What marvelous work you've accomplished Dale! I believe you have answered this mourners call, most superb in your reply. Confident, Knowledgeable, and Caring in your endeavor, you set an example for all forum-goers.
To Dale and Kukai_Aoki,
Thank you for your kind words and, Dale, for all the effort helping someone you do not know. I have people to thank on the other forum as well. 2010 is indeed a year of transformation.
Love and peace,
You're quite welcome - consider it a cup of cool water offered in another's name.
I made it more difficult on myself than it needed to be. When I started my first reply, I looked up all the citations and references without realizing that I'd be able to find an actual copy of "Golden apples of the Sun" as quickly as I did. (Many of my books have wandered off to other homes over the years, and not just the places where my kids now live. Of course, I have a few volumes whose origins I know nothing of.) It took longer to make a legible scan of those pages than to find the book!
That yellowed paperback must date to the summer of 1969, when the girl I loved and I would buy collections of (mostly Bradbury) short-stories, read them, talk about them when we were together (between . . . ummmm . . . other things), then trade books until we were together again.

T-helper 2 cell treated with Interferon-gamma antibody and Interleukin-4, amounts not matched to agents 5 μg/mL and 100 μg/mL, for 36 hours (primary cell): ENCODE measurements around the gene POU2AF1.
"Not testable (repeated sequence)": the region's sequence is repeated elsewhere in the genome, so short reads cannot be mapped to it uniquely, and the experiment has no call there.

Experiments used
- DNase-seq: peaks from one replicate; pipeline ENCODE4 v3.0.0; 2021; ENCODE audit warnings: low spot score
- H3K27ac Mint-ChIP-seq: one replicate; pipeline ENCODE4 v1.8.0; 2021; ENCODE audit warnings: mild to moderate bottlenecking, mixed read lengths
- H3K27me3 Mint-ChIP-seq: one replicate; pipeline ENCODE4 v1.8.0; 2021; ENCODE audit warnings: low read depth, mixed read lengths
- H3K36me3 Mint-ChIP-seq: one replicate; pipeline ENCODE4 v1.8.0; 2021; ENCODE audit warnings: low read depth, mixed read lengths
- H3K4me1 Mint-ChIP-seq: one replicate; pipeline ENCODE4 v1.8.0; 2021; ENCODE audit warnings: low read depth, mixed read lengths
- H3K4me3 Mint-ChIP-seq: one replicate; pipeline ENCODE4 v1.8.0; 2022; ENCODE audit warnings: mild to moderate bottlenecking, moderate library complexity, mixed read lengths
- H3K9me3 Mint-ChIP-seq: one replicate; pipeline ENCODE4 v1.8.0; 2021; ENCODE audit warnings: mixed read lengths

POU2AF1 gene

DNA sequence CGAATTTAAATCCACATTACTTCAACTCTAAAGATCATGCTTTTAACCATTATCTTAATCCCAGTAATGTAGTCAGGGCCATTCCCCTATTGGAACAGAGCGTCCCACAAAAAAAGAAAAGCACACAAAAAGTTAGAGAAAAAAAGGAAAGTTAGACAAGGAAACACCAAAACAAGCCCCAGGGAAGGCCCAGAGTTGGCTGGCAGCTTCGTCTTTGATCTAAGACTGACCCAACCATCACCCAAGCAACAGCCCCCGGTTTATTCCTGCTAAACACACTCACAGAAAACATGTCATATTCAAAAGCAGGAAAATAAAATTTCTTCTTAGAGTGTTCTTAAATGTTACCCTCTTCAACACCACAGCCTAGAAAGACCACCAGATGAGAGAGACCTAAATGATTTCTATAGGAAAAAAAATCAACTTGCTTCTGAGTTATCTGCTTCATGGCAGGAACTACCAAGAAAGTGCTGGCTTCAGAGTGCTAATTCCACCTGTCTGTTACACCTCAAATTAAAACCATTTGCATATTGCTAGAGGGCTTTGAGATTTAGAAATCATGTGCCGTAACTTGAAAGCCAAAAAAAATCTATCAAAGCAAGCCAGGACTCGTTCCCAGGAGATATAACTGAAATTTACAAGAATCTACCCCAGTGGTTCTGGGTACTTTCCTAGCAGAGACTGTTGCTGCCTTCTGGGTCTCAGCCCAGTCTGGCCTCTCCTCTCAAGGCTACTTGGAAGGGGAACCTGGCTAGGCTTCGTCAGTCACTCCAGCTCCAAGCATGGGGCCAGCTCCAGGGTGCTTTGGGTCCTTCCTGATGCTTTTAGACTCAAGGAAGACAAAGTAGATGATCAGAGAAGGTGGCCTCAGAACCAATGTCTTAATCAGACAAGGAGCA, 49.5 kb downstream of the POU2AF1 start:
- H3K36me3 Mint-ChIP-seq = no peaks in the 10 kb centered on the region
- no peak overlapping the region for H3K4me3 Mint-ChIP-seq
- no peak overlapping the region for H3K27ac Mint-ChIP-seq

Mary, thank YOU for the great memories!
Patty Blackney . . . if you should happen to see this . . . I hope you're well and happy and wish I could hear from you.
Mary, condolences on the passing of your father.
Dale, I happened to be there when my father passed away but it was simply meant to be. We had half an hour's warning at most.
You don't mention how old your father lived to be. There is a passage I want read at my funeral, but only if I live to be at least 80, as it's only appropriate for an old person. For a copy, go to Amazon.com, look up the hardcover edition of Dandelion Wine, and the passage can be found on page 201.
My dad was a couple months short of 70 when he was taken by pancreatic cancer in 1991 - not especially old for his generation.
Ummm . . is it even possible to make Amazon show you a particular page from a book? All I can get are the covers and first 2 pages.
Sometimes you can type in the page number, but if that doesn't work, search the text for a word you know is used in that passage which doesn't turn up too often in the rest of the book. In this case I used the word "aisle."
I didn't have much luck with Amazon, but is your passage:
(You can find it in Google Books, and a couple other places.)
It works. Type in 201.
Mog the Dog here.
Yesterday, I just gave my yellow-paged 1969 copy of Dandelion Wine to a friend whose father turned 90 on Wednesday, had a stroke the same day, and may already be gone by now.